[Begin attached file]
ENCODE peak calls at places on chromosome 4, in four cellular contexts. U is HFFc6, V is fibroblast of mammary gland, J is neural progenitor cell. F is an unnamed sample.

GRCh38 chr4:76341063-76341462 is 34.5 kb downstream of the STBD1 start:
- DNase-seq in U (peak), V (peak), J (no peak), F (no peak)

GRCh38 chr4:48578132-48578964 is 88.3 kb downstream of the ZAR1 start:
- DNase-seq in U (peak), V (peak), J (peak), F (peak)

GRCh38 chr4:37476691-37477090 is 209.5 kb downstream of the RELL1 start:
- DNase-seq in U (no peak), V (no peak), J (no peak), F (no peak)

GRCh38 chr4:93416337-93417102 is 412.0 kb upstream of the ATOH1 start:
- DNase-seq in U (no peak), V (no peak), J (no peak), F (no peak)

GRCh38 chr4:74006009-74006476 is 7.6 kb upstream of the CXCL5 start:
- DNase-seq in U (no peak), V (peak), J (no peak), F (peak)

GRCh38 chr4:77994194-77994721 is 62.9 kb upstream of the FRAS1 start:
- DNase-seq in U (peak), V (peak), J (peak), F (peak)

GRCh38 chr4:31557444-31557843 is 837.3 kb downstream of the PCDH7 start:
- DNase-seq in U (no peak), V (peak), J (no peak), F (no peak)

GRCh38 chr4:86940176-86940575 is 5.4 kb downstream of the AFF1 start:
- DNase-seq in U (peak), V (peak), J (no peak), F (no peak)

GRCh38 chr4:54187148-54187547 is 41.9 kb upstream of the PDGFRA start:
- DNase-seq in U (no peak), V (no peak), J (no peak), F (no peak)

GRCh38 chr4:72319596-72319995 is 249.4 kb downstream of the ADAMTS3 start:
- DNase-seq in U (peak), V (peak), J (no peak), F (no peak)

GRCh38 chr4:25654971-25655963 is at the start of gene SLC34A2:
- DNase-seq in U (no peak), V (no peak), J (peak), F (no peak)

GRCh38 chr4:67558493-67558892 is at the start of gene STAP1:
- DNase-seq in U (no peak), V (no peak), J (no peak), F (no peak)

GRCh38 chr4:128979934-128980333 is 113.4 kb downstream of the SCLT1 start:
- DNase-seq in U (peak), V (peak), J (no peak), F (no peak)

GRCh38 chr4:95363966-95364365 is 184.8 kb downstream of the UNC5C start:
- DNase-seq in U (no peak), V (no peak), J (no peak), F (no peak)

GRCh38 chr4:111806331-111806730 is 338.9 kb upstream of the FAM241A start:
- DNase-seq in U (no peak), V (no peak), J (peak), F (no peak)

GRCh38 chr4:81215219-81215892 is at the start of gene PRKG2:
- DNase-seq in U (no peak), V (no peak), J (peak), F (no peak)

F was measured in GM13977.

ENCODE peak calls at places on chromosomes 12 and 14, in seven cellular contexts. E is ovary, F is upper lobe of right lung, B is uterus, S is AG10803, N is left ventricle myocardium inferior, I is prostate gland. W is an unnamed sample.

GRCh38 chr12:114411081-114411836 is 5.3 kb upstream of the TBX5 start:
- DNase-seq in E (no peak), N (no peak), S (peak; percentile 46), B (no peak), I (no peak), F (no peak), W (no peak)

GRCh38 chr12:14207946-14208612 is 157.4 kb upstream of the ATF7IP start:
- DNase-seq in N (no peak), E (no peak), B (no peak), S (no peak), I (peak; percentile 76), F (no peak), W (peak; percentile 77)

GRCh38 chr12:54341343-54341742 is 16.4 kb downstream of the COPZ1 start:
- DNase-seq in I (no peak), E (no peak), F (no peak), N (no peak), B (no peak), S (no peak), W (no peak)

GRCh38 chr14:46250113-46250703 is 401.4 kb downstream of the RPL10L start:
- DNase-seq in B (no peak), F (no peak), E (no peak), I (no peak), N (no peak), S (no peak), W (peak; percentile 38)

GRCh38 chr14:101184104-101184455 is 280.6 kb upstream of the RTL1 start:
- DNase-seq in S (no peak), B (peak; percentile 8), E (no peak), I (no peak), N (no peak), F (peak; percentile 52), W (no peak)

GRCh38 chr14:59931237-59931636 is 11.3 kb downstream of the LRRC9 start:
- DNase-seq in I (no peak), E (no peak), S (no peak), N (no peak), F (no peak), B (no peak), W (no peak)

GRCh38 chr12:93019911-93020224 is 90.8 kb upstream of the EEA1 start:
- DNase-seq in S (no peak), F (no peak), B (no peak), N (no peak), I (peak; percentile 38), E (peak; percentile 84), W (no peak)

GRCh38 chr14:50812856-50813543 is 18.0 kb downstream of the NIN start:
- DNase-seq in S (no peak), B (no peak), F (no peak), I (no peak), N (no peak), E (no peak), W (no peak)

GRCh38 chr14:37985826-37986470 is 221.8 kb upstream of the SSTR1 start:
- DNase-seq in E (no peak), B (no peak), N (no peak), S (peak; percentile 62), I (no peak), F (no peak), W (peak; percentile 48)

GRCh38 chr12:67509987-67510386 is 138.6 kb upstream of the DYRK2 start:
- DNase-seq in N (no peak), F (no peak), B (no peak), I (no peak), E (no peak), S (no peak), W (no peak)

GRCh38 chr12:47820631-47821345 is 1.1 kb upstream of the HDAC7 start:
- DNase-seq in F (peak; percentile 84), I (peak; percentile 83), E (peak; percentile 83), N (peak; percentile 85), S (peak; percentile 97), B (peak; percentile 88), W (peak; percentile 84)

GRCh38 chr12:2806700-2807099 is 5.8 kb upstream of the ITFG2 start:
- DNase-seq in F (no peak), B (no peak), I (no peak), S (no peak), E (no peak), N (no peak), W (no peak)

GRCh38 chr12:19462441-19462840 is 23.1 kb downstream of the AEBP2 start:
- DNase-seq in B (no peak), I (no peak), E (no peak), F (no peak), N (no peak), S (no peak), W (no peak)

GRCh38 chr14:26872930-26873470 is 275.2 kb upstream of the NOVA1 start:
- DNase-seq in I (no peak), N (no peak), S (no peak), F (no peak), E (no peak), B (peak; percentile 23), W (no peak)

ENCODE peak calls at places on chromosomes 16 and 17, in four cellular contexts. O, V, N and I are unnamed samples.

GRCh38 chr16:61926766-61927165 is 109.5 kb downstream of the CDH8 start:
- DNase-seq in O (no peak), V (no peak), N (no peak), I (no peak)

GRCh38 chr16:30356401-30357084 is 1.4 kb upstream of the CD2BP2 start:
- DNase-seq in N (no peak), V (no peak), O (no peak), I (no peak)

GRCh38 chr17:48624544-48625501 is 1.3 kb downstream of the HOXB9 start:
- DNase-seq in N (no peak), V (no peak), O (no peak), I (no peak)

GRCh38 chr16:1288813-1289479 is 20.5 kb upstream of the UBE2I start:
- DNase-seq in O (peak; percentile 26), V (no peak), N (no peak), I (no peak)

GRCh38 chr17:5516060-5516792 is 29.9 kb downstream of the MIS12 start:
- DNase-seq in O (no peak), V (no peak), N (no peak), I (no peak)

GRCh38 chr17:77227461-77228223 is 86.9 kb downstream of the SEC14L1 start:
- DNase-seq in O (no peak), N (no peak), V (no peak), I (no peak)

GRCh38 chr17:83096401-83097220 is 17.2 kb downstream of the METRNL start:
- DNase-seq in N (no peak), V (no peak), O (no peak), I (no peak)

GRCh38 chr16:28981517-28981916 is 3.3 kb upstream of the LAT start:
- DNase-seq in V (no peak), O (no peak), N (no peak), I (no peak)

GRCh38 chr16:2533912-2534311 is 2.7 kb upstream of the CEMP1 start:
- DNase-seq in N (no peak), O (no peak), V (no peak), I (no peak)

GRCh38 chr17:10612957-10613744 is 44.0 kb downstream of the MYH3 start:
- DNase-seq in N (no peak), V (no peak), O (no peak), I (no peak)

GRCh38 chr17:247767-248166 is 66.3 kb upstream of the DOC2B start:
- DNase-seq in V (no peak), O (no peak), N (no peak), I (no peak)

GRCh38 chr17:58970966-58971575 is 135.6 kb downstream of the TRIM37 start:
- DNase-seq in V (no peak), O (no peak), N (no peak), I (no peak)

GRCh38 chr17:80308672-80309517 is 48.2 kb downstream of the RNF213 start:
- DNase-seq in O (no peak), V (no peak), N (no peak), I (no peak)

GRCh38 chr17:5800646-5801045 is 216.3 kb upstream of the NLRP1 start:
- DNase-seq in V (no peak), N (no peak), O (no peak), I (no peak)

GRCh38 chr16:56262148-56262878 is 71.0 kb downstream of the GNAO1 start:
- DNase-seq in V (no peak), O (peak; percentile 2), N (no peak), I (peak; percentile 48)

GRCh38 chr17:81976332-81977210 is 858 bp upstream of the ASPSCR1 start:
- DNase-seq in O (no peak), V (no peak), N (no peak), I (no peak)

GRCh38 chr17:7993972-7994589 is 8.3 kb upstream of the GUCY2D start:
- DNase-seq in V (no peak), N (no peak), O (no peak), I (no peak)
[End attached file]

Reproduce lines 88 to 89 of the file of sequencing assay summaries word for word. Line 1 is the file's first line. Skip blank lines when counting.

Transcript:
- DNase-seq in V (no peak), O (no peak), N (no peak), I (no peak)

GRCh38 chr17:80308672-80309517 is 48.2 kb downstream of the RNF213 start: